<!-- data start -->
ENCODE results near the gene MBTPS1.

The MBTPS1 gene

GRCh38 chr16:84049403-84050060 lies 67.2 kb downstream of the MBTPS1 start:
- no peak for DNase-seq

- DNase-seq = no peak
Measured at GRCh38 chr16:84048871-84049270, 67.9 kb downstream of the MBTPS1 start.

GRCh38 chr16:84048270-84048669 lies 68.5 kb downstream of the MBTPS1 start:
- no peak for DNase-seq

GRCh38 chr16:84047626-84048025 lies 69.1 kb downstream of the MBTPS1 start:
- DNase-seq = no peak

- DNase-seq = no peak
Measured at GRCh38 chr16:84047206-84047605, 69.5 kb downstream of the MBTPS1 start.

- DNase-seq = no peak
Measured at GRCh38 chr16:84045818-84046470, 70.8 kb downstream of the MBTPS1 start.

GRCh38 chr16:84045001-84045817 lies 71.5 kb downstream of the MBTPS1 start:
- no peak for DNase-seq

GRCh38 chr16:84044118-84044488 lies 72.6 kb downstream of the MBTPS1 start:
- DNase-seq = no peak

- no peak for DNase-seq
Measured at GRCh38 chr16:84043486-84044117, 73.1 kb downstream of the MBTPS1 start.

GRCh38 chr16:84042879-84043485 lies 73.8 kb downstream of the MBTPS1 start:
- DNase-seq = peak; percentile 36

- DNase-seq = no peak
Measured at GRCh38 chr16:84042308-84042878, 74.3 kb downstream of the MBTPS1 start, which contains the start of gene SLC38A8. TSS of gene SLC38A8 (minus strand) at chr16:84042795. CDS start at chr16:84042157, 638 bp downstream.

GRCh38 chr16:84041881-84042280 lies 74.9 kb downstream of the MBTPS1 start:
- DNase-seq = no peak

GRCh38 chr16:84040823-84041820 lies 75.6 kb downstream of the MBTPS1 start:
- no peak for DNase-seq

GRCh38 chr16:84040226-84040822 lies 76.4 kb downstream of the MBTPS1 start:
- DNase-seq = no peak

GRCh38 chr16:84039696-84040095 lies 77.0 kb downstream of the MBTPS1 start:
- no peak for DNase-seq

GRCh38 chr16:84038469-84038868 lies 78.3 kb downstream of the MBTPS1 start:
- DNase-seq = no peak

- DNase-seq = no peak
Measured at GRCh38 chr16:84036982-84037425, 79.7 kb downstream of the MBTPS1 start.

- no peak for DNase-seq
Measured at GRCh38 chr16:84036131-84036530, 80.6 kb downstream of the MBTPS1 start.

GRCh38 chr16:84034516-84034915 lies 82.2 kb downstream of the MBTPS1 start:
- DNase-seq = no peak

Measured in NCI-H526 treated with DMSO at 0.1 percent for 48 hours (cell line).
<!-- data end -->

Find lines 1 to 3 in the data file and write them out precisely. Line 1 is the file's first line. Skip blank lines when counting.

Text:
ENCODE results near the gene MBTPS1.

The MBTPS1 gene

GRCh38 chr16:84049403-84050060 lies 67.2 kb downstream of the MBTPS1 start: